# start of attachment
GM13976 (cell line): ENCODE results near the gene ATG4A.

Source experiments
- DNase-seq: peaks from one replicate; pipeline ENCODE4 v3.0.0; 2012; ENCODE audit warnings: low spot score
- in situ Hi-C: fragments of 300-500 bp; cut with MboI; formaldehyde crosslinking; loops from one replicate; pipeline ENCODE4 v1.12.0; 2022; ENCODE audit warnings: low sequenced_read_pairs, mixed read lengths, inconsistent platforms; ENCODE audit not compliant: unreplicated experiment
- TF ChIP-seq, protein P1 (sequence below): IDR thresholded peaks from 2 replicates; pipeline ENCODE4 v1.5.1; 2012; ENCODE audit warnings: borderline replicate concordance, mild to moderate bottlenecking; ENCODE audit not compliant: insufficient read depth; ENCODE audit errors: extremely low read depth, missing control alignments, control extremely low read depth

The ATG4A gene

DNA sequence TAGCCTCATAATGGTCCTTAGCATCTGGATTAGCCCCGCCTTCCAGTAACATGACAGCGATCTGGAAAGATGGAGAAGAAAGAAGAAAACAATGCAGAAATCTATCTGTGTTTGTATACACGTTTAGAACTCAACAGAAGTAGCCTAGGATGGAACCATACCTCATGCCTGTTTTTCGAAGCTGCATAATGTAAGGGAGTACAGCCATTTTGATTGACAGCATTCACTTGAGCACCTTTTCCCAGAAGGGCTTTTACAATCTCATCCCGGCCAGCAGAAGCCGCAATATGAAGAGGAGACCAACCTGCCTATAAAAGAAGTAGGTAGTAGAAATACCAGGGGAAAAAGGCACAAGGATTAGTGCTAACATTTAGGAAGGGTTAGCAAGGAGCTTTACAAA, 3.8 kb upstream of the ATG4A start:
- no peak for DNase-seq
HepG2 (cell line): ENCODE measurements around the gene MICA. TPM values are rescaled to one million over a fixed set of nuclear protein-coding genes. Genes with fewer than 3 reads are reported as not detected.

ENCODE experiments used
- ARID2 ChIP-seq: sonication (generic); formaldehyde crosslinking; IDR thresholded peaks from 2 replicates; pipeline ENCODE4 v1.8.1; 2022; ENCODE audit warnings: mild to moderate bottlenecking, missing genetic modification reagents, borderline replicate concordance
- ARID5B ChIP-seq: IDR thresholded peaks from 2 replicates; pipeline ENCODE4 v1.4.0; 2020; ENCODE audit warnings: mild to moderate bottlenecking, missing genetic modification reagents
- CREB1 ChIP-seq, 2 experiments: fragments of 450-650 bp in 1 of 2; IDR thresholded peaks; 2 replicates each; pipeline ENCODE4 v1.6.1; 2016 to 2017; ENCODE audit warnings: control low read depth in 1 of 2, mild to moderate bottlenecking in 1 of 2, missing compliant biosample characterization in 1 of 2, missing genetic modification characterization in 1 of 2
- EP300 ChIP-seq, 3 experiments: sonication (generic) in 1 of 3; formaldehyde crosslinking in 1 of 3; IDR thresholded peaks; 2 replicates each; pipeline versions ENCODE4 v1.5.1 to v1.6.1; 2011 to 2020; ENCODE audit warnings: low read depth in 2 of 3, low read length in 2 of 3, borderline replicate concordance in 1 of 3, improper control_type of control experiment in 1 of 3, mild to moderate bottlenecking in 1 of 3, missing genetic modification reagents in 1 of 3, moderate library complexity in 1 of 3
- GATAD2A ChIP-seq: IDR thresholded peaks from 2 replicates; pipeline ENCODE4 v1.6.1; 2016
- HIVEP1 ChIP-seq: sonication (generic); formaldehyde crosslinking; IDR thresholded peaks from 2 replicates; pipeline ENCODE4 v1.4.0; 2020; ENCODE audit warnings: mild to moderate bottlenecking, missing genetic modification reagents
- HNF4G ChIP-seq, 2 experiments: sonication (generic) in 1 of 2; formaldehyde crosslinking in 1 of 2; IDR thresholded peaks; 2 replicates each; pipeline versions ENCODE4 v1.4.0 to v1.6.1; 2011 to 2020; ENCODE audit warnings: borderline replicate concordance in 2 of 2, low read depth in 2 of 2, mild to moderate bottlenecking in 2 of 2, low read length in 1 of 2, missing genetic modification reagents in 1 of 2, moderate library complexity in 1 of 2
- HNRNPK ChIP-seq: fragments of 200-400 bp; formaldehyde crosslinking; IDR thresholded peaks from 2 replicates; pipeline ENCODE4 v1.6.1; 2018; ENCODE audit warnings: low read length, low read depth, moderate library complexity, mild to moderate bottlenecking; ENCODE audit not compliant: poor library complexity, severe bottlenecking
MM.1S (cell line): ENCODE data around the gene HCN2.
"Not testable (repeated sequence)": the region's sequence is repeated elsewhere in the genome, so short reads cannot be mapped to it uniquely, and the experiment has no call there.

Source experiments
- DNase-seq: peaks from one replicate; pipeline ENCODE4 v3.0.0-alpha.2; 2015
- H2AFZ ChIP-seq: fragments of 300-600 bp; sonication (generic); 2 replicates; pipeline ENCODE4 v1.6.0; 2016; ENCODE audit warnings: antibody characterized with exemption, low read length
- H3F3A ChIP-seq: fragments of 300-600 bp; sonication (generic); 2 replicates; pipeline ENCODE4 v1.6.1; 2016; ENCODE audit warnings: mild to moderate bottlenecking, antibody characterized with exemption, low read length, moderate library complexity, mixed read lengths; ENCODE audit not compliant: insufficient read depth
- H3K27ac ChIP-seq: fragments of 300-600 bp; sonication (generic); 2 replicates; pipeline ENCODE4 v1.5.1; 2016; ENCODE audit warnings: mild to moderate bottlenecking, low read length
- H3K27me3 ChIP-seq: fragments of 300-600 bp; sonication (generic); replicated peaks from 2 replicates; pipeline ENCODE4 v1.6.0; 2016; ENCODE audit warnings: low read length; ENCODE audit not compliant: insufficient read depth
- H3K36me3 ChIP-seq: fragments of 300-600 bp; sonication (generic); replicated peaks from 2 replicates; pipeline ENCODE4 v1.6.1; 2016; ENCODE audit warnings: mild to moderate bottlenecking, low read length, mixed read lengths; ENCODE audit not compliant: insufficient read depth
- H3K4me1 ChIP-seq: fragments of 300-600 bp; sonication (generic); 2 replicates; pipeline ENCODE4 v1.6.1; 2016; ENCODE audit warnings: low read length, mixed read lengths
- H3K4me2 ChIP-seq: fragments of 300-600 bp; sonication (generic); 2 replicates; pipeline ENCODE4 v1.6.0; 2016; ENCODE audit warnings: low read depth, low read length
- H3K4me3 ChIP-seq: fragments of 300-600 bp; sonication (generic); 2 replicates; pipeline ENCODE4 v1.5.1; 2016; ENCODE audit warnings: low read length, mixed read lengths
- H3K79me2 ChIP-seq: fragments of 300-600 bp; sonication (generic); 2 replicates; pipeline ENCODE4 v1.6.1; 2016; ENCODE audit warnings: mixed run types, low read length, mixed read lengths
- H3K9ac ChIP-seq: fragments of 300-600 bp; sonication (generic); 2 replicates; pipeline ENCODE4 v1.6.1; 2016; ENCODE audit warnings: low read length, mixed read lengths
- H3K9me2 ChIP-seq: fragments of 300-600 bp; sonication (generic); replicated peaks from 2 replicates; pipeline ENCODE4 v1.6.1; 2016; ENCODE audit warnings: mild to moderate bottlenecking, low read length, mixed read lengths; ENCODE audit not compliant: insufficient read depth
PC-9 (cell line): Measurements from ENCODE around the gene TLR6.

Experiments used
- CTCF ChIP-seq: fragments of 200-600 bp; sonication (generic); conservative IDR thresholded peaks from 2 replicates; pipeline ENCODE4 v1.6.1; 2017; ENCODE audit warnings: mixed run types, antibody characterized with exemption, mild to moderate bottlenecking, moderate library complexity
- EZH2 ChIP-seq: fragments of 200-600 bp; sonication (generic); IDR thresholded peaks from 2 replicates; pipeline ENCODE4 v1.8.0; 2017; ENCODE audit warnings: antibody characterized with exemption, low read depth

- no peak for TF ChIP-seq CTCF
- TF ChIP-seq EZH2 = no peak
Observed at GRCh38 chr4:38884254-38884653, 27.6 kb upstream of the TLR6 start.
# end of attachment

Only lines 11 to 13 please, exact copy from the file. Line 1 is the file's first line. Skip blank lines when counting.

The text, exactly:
- ARID2 ChIP-seq: sonication (generic); formaldehyde crosslinking; IDR thresholded peaks from 2 replicates; pipeline ENCODE4 v1.8.1; 2022; ENCODE audit warnings: mild to moderate bottlenecking, missing genetic modification reagents, borderline replicate concordance
- ARID5B ChIP-seq: IDR thresholded peaks from 2 replicates; pipeline ENCODE4 v1.4.0; 2020; ENCODE audit warnings: mild to moderate bottlenecking, missing genetic modification reagents
- CREB1 ChIP-seq, 2 experiments: fragments of 450-650 bp in 1 of 2; IDR thresholded peaks; 2 replicates each; pipeline ENCODE4 v1.6.1; 2016 to 2017; ENCODE audit warnings: control low read depth in 1 of 2, mild to moderate bottlenecking in 1 of 2, missing compliant biosample characterization in 1 of 2, missing genetic modification characterization in 1 of 2